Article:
Saturday, November 30, 2013

November 1913

In November 1913 a German lieutenant in Alsace-Lorraine creates an international incident with some foolish words about the local population. A dictator clings to power in Mexico despite the best efforts of the Wilson Administration to get rid of him, while another dictator, this one in China, consolidates his power by eliminating the opposition party. The last shogun dies in Japan. In the United States, Tammany Hall takes a beating, but Democrats elsewhere do pretty well. Americans brace themselves for the income tax. A giant storm hits the Great Lakes. A small steamer makes the first complete transit of the Panama Canal, and former President Roosevelt prepares for a challenging journey of exploration in South America. There's a wedding in the White House. Army loses to upstart Notre Dame at West Point but beats Navy at the Polo Grounds. French aviators try to outdo each other in the air. Mohandas Gandhi is in South Africa taking the first steps on his career of protest, and Emmeline Pankhurst is in Connecticut speaking out for woman suffrage.


German Soldiers Patrolling the Streets of Zabern

The population of the former French provinces of Alsace and Lorraine, lost to Germany in 1871 as a result of the Franco-Prussian War, remains predominantly French.  Early this month in the Alsatian city of Zabern (called Saverne by the French), Gunter von Forstner, a young lieutenant in a German army unit garrisoned there, lectured his troops on proper behavior toward the local population.  Using a derogatory term applied to French residents of the area, he told his men that they would not be disciplined, and might even be rewarded, if they were to react to provocations on the part of "Wackes" by killing them.  Perhaps intended only as a tasteless joke, his remarks have caused widespread anger and led to clashes between German troops and local civilians.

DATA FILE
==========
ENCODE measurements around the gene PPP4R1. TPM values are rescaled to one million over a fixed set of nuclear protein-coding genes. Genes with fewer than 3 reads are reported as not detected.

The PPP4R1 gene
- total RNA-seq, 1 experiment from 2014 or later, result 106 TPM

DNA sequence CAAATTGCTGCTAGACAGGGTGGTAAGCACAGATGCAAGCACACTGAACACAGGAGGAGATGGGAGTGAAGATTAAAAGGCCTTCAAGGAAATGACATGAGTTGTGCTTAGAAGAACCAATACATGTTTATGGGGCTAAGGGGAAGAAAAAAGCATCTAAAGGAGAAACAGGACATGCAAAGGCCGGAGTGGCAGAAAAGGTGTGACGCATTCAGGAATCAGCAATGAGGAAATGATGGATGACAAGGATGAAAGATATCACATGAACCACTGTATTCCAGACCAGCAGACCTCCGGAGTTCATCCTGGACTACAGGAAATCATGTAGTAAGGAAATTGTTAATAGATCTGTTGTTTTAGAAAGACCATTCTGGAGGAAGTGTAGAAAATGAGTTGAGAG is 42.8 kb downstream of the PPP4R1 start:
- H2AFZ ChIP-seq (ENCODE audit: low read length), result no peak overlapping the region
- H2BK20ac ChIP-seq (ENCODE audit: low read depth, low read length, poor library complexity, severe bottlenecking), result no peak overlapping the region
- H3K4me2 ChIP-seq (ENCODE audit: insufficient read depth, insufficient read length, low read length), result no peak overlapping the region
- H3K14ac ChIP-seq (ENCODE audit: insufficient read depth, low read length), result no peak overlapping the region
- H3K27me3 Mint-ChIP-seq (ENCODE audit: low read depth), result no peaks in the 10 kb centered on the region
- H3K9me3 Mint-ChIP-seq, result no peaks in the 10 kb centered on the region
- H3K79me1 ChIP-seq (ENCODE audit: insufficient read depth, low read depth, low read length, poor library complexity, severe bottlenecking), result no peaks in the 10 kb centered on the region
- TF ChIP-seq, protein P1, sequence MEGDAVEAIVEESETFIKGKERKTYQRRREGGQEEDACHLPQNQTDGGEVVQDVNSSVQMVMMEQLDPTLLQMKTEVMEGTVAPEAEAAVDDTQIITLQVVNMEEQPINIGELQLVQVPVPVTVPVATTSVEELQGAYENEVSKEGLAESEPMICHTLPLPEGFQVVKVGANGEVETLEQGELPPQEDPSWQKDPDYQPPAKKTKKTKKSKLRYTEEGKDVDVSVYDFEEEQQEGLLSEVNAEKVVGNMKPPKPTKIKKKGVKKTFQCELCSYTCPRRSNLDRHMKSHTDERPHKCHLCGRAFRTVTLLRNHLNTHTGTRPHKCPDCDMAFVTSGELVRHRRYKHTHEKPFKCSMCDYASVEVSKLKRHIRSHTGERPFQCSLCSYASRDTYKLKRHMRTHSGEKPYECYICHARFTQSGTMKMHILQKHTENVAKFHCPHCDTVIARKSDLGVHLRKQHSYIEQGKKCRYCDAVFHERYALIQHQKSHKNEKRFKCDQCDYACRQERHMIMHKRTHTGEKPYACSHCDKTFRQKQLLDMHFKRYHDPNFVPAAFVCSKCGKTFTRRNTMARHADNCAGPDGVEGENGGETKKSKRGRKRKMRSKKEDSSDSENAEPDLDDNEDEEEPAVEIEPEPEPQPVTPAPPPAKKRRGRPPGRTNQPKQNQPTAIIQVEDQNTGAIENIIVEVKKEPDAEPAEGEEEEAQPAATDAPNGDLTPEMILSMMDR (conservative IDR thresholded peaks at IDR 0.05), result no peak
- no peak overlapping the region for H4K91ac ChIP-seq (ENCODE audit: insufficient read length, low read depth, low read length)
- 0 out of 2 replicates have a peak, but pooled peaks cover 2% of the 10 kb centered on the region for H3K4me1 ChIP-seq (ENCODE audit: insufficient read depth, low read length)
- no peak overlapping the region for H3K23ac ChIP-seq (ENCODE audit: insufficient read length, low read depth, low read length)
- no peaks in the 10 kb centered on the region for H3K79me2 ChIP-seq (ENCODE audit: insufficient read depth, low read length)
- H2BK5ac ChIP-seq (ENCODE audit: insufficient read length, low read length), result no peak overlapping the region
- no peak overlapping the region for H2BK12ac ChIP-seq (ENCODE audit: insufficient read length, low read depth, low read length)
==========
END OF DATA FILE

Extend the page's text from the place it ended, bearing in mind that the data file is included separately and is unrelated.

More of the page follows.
The New Taxpayer

In the United States, the Underwood-Simmons Revenue Act took effect on November 1.  Named for Representative Oscar W. Underwood of Alabama, Chairman of the House Ways and Means Committee, and Senator Furnifold M. Simmons of North Carolina, Chairman of the Senate Finance Committee, it makes significant reductions in tariff rates and imposes the nation's first income tax since the Civil War.  A federal tax of one percent is assessed on income in excess of $4,000 per year for married persons and $3,000 for single persons.  Higher rates are imposed on additional income, starting with an additional one percent on income in excess of $20,000 and reaching an additional six percent on income in excess of $500,000.  The tax for this year applies only to income received since March 1, the beginning of the first month after ratification of the Constitutional amendment authorizing an income tax.  There appears to be little resistance among the public to paying the tax, but as this cartoon illustrates there is some uncertainty as to how it is to be calculated and collected.  No doubt the Bureau of Internal Revenue will have more to say on the subject.